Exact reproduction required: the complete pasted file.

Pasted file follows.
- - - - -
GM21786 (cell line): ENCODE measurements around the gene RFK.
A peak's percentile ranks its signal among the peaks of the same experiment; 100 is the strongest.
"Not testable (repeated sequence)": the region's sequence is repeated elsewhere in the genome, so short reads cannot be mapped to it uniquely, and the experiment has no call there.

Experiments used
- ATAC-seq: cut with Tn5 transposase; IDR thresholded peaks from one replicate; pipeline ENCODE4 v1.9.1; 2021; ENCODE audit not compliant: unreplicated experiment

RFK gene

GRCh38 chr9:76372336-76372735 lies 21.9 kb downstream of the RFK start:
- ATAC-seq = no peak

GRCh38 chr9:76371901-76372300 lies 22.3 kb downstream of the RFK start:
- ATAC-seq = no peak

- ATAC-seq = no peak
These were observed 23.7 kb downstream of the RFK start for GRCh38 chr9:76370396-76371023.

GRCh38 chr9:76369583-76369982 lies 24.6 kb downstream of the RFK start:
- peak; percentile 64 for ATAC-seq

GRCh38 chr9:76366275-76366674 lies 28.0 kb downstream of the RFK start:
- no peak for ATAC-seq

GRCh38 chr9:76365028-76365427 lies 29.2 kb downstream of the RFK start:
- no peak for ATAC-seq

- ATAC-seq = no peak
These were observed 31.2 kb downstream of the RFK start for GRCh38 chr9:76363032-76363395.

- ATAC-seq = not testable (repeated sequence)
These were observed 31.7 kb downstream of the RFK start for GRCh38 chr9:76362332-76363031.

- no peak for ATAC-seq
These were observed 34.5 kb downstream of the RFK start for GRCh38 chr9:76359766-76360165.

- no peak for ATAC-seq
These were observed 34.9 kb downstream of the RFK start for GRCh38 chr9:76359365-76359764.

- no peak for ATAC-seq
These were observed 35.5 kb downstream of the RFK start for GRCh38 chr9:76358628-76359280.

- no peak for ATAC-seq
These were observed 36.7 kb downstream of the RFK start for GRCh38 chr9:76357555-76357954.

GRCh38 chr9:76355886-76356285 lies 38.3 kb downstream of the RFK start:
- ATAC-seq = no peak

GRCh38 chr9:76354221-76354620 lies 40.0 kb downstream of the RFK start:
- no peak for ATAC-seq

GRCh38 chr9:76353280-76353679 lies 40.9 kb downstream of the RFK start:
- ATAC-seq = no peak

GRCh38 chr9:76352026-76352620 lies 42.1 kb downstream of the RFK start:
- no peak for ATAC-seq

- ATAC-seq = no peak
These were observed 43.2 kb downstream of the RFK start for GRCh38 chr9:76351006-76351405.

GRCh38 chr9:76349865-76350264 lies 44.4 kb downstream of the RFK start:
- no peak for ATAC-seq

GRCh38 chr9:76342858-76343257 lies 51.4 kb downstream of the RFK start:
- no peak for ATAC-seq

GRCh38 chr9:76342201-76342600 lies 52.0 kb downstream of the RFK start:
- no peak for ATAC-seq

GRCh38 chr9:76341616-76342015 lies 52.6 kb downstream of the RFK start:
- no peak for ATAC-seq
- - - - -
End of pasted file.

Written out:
GM21786 (cell line): ENCODE measurements around the gene RFK.
A peak's percentile ranks its signal among the peaks of the same experiment; 100 is the strongest.
"Not testable (repeated sequence)": the region's sequence is repeated elsewhere in the genome, so short reads cannot be mapped to it uniquely, and the experiment has no call there.

Experiments used
- ATAC-seq: cut with Tn5 transposase; IDR thresholded peaks from one replicate; pipeline ENCODE4 v1.9.1; 2021; ENCODE audit not compliant: unreplicated experiment

RFK gene

GRCh38 chr9:76372336-76372735 lies 21.9 kb downstream of the RFK start:
- ATAC-seq = no peak

GRCh38 chr9:76371901-76372300 lies 22.3 kb downstream of the RFK start:
- ATAC-seq = no peak

- ATAC-seq = no peak
These were observed 23.7 kb downstream of the RFK start for GRCh38 chr9:76370396-76371023.

GRCh38 chr9:76369583-76369982 lies 24.6 kb downstream of the RFK start:
- peak; percentile 64 for ATAC-seq

GRCh38 chr9:76366275-76366674 lies 28.0 kb downstream of the RFK start:
- no peak for ATAC-seq

GRCh38 chr9:76365028-76365427 lies 29.2 kb downstream of the RFK start:
- no peak for ATAC-seq

- ATAC-seq = no peak
These were observed 31.2 kb downstream of the RFK start for GRCh38 chr9:76363032-76363395.

- ATAC-seq = not testable (repeated sequence)
These were observed 31.7 kb downstream of the RFK start for GRCh38 chr9:76362332-76363031.

- no peak for ATAC-seq
These were observed 34.5 kb downstream of the RFK start for GRCh38 chr9:76359766-76360165.

- no peak for ATAC-seq
These were observed 34.9 kb downstream of the RFK start for GRCh38 chr9:76359365-76359764.

- no peak for ATAC-seq
These were observed 35.5 kb downstream of the RFK start for GRCh38 chr9:76358628-76359280.

- no peak for ATAC-seq
These were observed 36.7 kb downstream of the RFK start for GRCh38 chr9:76357555-76357954.

GRCh38 chr9:76355886-76356285 lies 38.3 kb downstream of the RFK start:
- ATAC-seq = no peak

GRCh38 chr9:76354221-76354620 lies 40.0 kb downstream of the RFK start:
- no peak for ATAC-seq

GRCh38 chr9:76353280-76353679 lies 40.9 kb downstream of the RFK start:
- ATAC-seq = no peak

GRCh38 chr9:76352026-76352620 lies 42.1 kb downstream of the RFK start:
- no peak for ATAC-seq

- ATAC-seq = no peak
These were observed 43.2 kb downstream of the RFK start for GRCh38 chr9:76351006-76351405.

GRCh38 chr9:76349865-76350264 lies 44.4 kb downstream of the RFK start:
- no peak for ATAC-seq

GRCh38 chr9:76342858-76343257 lies 51.4 kb downstream of the RFK start:
- no peak for ATAC-seq

GRCh38 chr9:76342201-76342600 lies 52.0 kb downstream of the RFK start:
- no peak for ATAC-seq

GRCh38 chr9:76341616-76342015 lies 52.6 kb downstream of the RFK start:
- no peak for ATAC-seq